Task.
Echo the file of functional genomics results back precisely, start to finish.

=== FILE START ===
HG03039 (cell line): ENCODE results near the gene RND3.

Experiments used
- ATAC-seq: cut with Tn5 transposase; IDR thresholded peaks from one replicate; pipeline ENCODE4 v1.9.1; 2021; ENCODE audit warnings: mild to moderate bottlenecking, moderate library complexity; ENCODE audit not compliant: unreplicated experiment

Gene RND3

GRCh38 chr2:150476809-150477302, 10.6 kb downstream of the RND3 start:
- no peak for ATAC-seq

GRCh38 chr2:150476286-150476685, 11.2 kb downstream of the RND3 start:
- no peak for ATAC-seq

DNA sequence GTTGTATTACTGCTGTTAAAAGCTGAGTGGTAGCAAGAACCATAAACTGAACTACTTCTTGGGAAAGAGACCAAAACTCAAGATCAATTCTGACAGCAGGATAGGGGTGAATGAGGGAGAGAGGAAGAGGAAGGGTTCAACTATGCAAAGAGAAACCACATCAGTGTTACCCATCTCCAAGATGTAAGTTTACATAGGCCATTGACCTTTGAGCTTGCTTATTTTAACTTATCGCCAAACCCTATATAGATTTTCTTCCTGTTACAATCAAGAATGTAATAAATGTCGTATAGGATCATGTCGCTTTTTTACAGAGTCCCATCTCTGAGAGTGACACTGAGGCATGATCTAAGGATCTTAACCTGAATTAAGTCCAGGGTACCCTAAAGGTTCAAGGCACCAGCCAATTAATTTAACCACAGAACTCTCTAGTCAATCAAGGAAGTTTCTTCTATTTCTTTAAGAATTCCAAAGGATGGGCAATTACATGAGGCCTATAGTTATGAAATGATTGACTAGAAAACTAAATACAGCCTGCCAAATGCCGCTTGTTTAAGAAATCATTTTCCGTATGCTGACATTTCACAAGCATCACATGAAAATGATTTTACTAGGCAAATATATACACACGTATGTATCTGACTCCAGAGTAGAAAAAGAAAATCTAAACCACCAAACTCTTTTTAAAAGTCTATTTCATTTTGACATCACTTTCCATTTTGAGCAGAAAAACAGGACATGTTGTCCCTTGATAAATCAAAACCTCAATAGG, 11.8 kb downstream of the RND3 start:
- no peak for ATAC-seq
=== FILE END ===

HG03039 (cell line): ENCODE results near the gene RND3.

Experiments used
- ATAC-seq: cut with Tn5 transposase; IDR thresholded peaks from one replicate; pipeline ENCODE4 v1.9.1; 2021; ENCODE audit warnings: mild to moderate bottlenecking, moderate library complexity; ENCODE audit not compliant: unreplicated experiment

Gene RND3

GRCh38 chr2:150476809-150477302, 10.6 kb downstream of the RND3 start:
- no peak for ATAC-seq

GRCh38 chr2:150476286-150476685, 11.2 kb downstream of the RND3 start:
- no peak for ATAC-seq

DNA sequence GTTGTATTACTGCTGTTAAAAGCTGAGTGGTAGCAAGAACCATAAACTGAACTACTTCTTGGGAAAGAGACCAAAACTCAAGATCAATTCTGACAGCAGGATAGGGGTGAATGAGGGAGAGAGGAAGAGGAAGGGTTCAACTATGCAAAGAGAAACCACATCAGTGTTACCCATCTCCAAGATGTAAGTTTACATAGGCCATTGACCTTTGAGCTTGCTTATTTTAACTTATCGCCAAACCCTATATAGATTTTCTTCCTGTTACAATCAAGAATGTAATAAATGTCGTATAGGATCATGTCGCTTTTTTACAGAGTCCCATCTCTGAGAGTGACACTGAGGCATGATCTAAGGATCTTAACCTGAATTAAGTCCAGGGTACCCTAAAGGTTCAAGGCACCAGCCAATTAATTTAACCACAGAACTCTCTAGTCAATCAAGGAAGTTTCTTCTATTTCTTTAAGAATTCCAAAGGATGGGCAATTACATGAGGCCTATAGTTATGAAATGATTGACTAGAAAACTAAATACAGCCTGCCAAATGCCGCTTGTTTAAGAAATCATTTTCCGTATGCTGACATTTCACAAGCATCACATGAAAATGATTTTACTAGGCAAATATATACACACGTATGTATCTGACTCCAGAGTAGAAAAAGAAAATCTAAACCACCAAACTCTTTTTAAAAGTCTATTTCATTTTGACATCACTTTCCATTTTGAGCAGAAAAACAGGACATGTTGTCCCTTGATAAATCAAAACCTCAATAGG, 11.8 kb downstream of the RND3 start:
- no peak for ATAC-seq